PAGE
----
The following is an excerpt from our Expert Insights: The Top Utility Trends of 2020 & 2021 ebook. You can access the full report here.
Drones are already an improvement over manual and helicopter-based inspection processes. Once they’re fully automated, the benefits will stack up even more.
Drone-based inspections still require a team of pilots in the field. And in times of COVID, the fewer people in the field the better.
The geospatial data industry is working toward completely autonomous flight. This sounds like it should be pretty simple since we already have so much automation technology, but autonomous flight requires much more than that.
“Right now, according to the rules and regulations of the Federal Aviation Administration, even if the drone is automated you have to be able to take control of it, and you also have to keep it within visual line of sight,” says Dave Culler, Senior VP of Sales & Marketing at PrecisionHawk. “That way, you can see if you see an aircraft or something else in the flight path, and can take control and move the drone away from it.”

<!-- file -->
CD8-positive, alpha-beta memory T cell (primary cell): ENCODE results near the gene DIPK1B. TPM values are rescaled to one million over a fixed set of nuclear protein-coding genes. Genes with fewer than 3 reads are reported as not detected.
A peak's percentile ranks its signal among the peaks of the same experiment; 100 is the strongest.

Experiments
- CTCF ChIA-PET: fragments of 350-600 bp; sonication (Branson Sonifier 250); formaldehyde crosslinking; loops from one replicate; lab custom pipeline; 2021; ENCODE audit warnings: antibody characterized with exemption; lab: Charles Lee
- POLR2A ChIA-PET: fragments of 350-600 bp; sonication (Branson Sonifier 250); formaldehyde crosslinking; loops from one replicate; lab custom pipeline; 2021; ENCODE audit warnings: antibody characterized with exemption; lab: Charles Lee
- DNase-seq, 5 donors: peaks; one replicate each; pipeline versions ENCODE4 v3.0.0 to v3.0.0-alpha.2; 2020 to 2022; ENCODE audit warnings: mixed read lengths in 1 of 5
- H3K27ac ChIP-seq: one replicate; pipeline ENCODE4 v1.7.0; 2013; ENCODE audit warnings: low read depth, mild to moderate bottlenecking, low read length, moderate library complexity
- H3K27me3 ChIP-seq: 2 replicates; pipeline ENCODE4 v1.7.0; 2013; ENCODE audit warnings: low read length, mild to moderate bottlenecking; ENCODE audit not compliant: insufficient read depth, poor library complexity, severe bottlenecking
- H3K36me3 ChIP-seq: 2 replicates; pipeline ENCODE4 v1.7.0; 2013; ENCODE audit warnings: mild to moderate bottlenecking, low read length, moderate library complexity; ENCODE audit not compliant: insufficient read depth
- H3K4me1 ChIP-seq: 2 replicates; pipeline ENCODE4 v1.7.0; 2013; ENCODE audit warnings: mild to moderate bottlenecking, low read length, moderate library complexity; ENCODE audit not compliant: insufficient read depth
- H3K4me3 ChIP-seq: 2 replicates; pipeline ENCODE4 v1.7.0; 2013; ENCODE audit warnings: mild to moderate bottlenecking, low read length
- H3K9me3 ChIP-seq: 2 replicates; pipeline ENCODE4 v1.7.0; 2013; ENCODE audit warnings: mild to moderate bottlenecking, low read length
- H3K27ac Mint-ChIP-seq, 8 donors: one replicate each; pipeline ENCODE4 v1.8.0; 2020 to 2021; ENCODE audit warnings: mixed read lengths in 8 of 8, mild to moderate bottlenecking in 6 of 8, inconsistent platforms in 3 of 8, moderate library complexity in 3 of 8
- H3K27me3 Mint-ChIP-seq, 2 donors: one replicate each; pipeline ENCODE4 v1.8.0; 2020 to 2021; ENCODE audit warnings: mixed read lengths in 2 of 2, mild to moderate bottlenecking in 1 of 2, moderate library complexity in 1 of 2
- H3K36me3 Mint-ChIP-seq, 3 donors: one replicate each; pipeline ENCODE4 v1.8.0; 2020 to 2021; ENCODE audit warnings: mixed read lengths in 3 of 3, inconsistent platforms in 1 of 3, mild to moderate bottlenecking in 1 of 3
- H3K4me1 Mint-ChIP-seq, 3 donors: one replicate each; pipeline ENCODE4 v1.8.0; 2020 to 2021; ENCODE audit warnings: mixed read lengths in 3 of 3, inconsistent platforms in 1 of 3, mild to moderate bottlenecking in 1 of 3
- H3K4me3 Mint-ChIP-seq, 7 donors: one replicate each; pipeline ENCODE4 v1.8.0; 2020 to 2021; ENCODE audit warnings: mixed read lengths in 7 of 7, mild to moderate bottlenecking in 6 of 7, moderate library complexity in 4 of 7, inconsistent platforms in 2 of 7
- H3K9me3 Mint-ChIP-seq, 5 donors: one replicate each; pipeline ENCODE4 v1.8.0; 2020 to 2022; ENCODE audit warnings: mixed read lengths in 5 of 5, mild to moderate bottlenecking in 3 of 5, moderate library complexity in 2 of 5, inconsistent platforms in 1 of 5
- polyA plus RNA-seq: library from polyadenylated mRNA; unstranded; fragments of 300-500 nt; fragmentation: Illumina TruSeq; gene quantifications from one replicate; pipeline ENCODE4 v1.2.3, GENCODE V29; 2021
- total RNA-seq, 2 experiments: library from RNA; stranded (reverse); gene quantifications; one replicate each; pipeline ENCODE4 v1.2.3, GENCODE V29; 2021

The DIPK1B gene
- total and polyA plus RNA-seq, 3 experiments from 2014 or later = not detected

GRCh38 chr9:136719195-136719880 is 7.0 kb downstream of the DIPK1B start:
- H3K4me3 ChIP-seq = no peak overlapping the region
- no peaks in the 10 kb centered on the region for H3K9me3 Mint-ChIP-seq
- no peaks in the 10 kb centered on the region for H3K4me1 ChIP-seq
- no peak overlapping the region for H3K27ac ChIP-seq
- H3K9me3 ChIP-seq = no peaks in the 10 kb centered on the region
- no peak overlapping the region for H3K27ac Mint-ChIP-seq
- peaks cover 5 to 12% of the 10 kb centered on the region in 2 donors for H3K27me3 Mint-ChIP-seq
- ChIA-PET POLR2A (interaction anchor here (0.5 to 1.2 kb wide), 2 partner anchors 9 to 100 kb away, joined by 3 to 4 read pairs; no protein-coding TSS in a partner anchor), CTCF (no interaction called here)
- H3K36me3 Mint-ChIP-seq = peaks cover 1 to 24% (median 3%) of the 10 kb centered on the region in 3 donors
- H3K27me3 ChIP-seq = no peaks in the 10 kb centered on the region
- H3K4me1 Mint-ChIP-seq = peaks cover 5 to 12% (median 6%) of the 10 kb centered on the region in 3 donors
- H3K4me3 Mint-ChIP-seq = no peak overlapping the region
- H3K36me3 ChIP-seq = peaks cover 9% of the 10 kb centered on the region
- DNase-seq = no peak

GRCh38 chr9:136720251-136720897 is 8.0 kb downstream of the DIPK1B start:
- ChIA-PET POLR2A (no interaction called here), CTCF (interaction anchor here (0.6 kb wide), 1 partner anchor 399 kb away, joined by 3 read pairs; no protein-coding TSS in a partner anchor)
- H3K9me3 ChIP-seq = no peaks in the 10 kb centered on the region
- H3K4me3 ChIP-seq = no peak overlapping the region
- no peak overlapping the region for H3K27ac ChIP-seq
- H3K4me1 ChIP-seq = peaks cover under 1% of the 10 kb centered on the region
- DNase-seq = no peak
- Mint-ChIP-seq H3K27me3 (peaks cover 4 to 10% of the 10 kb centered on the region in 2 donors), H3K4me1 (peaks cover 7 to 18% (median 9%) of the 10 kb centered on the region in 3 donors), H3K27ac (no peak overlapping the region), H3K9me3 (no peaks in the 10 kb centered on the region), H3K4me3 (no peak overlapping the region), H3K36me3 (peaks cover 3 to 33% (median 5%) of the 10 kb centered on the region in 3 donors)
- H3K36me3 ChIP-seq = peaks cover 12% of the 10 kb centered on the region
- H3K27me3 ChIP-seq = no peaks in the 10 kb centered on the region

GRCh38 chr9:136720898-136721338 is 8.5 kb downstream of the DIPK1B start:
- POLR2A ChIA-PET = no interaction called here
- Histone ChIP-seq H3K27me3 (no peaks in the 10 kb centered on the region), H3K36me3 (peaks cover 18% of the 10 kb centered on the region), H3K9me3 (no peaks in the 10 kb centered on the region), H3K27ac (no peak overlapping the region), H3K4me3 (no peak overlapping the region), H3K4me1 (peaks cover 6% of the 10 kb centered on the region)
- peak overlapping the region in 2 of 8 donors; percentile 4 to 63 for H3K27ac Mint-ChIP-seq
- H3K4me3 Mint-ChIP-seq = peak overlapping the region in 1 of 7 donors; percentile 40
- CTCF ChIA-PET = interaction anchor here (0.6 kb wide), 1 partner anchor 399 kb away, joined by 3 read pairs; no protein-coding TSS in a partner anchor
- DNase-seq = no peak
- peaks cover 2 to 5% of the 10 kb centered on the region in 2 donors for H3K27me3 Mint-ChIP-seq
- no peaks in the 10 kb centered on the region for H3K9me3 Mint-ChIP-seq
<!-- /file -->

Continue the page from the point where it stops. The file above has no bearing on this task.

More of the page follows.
T&D World points out that some of the biggest technical limitations right now are around communication range, flight time for battery-powered systems, and autonomous "detect-and-avoid" navigation. However, the author adds that “it appears that the technology is mature and capable of handling many utility applications.”
As the technology advances—and as the FAA figures out how they want to integrate drones into the National Airspace—a drone will be able to fly out of its box, collect data down a distribution line for hundreds of miles, and then return and land in its box.
Download our ebook, Expert Insights: The Top Utility Trends of 2020 & 2021, to learn how you can take advantage of 2020 trends and 2021 predictions in data collection and GIS technology.